Hanks: I know one of the things many people grapple with is how to judge quality in a work. I was wondering what are some of the things that you look for when you are evaluating a work of art?

Driskell: The only standards I know are the standards of the Western canon. I can't say that I know an African American canon all to itself. I don't think there is any such thing yet but I believe one may be in the making. We were all taught by the same people. We all went to the same schools. We have not, in the main, attempted to break away from the American mainstream and establish our own canon. If we were to do that what would it be? Would it be different from the concepts of design that we have been taught? That's a very serious question. Even in African art, we judge it by a Western canon. We talk about classical stylization. We talk about the use of line, the use of the elements of design, etc., etc. So I think in talking about standardization of any work of art, we go back to those principles of design that are Western. Is it well made? Does it adhere to the principles of design that one expects to find, in the sense of the unity of the work, of the elements, or the unity of the color, the unity of line? What about the form itself? What about the shape of the object? Do all of these things add up to the making of a form that is either aesthetically pleasing or serviceably oriented, so that it fits within the canon of Western art history? And that is what we go by. Is it well made? If it's a serviceably oriented object, is it well made? If it's a bowl, can it be used as a bowl? Is it made from material that enhances its appearance? If it's a sculpture, did the artist violate the principle of "truth to the materials" by trying to do something with that material that can't be done in sculpture? All of those things must be taken into consideration. Now, there is a strict Western canon that we've been taught, about proportion, color relationships. African American artists are often accused of violating that canon when it comes to color. People very often say, "well you know black people just mix any colors together." I don't think it's a matter of their mixing any colors together. If there's anything that's different, I think there may be an aesthetic difference in the sense of how one perceives color. Look at the work of Romare Bearden, Jacob Lawrence, Lois Jones. They have learned the standard, as far as the Western canon goes, but in some ways they have pushed it in a slightly different direction. I often think of the African American artist as being very active with his palette, with form, with the way he or she sees form in the world. They are not afraid to engage it in their work. In so doing we establish the importance of cultural form and the confrontation we have with objects. When it comes to the use of what we call bright colors, I think there's a sensibility that has been developed there amongst some artists, not all, but amongst some black artists, that says I can violate any of the rules I want to and I can still make this thing work. I think there are certain differences that manifest themselves in the making of art by a person of African ancestry. Sometimes African American artists feel that they have an obligation to their culture to present something that deals with social issues. Jacob Lawrence was very cognizant of the role that his art played in history. He seemingly did not have the luxury of creating abstract art. If you analyze his art, it is very abstract. The formal analyses of his work is that it creates abstract patterns based in a cubist format. It isn't Picasso, Braques and Juan Gris's cubism, but that which is African in origin. The juxtaposition of forms, one against the other and problem solving have been relevantly helpful to some African American artists and a hindrance to others. I say helpful in the sense that to Bearden and to Lawrence, it was always the social content which let us know that there's a humanistic theme running throughout their work. It becomes the overpowering statement in a work to the detriment of it, if it is reduced exclusively to propaganda. So the question is how much of one does put in and how much of the other remains? I don't think Lawrence's work was propagandistic but I do think there are plots and plans within it that echo history, that mirror history, that challenge the status quo. Many deal with unpleasantries such as lynching, segregation, racism, etc. And those social issues are important, but for me the question remains, Where do we place the unpleasant visual statements in the context of the historical process? As a cultural statement? As an aesthetic statement? All in one? There are very few people who can do it and make it come off and do it well. Lawrence was one of them. I think Ben Shahn did it. And to a certain extent I think Jack Levine does it. Other artists have succeeded at doing the same. But these are examples, I think, of the modern masters of figuration and at the same time they're able to bring an element of the socialization of the theme in art to our consciousness. In trying to establish this realm or this place for African American artists is very difficult in American art simply because we all come from the same source and yet at the same time we don't have the same problems. We, as African American artists, have the problem of acceptance. Caucasian artists don't. They can network differently because they own the museums, they own the major collections, they are the major patrons. They are "the mainstream" we often talk about.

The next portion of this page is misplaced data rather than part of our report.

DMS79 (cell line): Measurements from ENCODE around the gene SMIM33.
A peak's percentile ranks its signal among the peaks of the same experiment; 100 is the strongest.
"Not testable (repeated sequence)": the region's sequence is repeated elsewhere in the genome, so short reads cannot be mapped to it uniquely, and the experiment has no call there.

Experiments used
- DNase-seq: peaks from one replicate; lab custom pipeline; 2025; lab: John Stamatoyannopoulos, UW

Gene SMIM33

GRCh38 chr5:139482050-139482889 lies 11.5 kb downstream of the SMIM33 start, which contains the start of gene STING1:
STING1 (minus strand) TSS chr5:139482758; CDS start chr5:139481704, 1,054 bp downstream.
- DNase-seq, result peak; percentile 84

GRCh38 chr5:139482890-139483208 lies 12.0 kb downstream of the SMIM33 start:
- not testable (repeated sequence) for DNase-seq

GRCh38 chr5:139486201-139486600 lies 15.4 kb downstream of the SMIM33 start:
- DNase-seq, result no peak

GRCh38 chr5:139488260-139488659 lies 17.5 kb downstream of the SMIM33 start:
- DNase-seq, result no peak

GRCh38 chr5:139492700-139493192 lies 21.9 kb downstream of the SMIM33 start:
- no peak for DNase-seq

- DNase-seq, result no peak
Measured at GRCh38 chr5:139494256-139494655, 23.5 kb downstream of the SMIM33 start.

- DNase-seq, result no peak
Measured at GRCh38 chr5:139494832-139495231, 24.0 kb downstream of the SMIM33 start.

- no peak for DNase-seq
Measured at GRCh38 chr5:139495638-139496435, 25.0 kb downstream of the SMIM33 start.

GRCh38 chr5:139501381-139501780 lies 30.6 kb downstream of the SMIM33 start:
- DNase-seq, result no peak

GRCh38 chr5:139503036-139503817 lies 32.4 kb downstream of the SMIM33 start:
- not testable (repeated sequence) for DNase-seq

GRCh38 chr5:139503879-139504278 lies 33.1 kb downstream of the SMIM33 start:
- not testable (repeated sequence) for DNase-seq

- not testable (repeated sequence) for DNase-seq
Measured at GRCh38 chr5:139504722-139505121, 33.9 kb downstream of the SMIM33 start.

Hanks: The whole system is kind of controlled by mainstream society.